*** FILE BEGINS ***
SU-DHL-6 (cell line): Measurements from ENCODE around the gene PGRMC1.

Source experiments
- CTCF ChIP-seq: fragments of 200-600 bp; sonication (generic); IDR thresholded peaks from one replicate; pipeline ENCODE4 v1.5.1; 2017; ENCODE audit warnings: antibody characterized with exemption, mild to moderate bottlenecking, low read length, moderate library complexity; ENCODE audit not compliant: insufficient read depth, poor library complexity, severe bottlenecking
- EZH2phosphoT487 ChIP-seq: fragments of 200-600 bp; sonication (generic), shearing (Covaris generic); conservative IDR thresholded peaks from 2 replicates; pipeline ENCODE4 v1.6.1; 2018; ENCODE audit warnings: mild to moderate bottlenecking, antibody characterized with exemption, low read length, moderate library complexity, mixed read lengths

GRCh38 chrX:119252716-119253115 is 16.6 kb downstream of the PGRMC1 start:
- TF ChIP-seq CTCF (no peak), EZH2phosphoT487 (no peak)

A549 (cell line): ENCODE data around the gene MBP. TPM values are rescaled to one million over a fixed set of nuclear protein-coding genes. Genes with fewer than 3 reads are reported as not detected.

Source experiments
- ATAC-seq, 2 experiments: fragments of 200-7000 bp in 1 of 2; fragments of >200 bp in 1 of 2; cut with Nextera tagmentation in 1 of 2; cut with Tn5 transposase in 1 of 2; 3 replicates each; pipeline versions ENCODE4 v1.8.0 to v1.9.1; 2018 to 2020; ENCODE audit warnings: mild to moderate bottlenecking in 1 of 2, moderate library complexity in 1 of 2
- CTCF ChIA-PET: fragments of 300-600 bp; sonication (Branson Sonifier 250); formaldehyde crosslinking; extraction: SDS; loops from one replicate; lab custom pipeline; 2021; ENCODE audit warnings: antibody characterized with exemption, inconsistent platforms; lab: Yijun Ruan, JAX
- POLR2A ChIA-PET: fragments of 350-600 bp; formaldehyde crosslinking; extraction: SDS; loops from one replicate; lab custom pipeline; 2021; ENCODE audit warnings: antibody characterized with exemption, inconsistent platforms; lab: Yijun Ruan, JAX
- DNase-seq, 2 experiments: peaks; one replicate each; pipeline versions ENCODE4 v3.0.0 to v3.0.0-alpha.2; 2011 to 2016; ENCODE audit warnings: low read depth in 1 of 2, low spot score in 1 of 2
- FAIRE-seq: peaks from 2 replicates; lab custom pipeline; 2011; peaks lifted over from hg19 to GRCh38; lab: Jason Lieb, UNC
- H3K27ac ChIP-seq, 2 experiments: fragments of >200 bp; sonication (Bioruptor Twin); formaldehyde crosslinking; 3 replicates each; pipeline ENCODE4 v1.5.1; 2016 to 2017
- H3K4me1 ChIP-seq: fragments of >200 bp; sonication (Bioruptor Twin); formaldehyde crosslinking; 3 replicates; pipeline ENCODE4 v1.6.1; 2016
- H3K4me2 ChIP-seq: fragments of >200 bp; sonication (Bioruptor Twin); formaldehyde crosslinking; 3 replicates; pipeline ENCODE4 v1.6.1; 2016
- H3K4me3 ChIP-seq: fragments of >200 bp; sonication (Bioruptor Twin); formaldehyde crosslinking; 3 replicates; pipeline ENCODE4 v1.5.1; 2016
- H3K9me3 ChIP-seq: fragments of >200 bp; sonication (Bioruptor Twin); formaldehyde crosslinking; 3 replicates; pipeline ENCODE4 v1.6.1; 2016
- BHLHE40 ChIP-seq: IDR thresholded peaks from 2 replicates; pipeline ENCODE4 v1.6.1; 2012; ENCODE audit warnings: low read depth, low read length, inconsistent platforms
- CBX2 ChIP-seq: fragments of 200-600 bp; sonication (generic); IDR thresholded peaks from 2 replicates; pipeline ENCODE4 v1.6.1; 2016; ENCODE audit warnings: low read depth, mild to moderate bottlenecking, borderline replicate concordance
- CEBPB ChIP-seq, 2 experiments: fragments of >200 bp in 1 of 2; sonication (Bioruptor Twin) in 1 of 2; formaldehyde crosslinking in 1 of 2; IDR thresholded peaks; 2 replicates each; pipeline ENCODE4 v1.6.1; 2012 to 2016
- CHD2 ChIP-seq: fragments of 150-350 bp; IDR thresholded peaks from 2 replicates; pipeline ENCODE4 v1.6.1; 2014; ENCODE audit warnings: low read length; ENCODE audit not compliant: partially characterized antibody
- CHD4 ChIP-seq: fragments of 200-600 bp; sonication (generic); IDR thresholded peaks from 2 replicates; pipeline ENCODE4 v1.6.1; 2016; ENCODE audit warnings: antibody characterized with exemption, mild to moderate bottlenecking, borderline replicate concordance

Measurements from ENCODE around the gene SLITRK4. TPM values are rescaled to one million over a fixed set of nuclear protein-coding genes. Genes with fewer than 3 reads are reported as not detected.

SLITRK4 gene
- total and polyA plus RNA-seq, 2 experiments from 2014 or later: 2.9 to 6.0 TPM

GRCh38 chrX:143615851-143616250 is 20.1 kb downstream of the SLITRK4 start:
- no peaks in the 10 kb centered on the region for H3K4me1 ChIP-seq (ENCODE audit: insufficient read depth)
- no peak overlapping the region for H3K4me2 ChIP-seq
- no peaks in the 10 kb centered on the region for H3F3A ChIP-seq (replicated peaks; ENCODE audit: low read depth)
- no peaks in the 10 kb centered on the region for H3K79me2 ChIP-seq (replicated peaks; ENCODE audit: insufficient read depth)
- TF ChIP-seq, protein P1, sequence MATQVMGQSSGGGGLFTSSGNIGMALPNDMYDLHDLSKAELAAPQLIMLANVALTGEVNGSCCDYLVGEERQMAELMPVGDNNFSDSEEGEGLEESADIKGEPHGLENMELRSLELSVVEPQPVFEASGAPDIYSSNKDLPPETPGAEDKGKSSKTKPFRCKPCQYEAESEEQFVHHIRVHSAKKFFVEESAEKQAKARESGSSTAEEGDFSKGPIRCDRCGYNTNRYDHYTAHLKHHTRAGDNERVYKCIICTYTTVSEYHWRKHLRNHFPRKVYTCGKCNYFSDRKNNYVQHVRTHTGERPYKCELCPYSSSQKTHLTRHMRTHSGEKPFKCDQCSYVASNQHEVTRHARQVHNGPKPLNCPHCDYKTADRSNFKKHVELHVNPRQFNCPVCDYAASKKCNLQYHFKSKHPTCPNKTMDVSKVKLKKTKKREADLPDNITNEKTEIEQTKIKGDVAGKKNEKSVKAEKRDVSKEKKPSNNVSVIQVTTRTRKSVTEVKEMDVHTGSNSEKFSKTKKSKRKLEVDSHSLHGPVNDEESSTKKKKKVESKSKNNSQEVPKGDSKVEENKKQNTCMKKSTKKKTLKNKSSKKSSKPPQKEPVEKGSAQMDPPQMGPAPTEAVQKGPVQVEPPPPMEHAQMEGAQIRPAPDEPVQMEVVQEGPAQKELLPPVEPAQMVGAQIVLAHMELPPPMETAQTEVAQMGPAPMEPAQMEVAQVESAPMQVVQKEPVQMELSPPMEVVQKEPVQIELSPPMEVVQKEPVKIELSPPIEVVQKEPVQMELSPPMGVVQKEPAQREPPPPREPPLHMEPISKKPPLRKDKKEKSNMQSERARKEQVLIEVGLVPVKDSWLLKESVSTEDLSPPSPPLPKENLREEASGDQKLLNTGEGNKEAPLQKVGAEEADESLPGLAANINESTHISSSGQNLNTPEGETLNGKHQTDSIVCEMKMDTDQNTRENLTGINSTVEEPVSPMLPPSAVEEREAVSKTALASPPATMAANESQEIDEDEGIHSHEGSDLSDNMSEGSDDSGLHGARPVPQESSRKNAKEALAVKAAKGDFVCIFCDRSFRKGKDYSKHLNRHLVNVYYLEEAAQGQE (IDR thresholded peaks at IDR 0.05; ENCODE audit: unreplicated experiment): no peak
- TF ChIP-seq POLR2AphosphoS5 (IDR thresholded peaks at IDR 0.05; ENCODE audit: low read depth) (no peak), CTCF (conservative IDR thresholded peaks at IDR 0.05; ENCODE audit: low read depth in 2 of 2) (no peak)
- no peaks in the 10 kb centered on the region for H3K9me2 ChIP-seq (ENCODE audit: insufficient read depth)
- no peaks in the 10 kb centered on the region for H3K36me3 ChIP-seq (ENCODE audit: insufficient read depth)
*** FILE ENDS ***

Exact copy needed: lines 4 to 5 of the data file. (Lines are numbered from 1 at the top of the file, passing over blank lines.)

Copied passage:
- EZH2phosphoT487 ChIP-seq: fragments of 200-600 bp; sonication (generic), shearing (Covaris generic); conservative IDR thresholded peaks from 2 replicates; pipeline ENCODE4 v1.6.1; 2018; ENCODE audit warnings: mild to moderate bottlenecking, antibody characterized with exemption, low read length, moderate library complexity, mixed read lengths

GRCh38 chrX:119252716-119253115 is 16.6 kb downstream of the PGRMC1 start: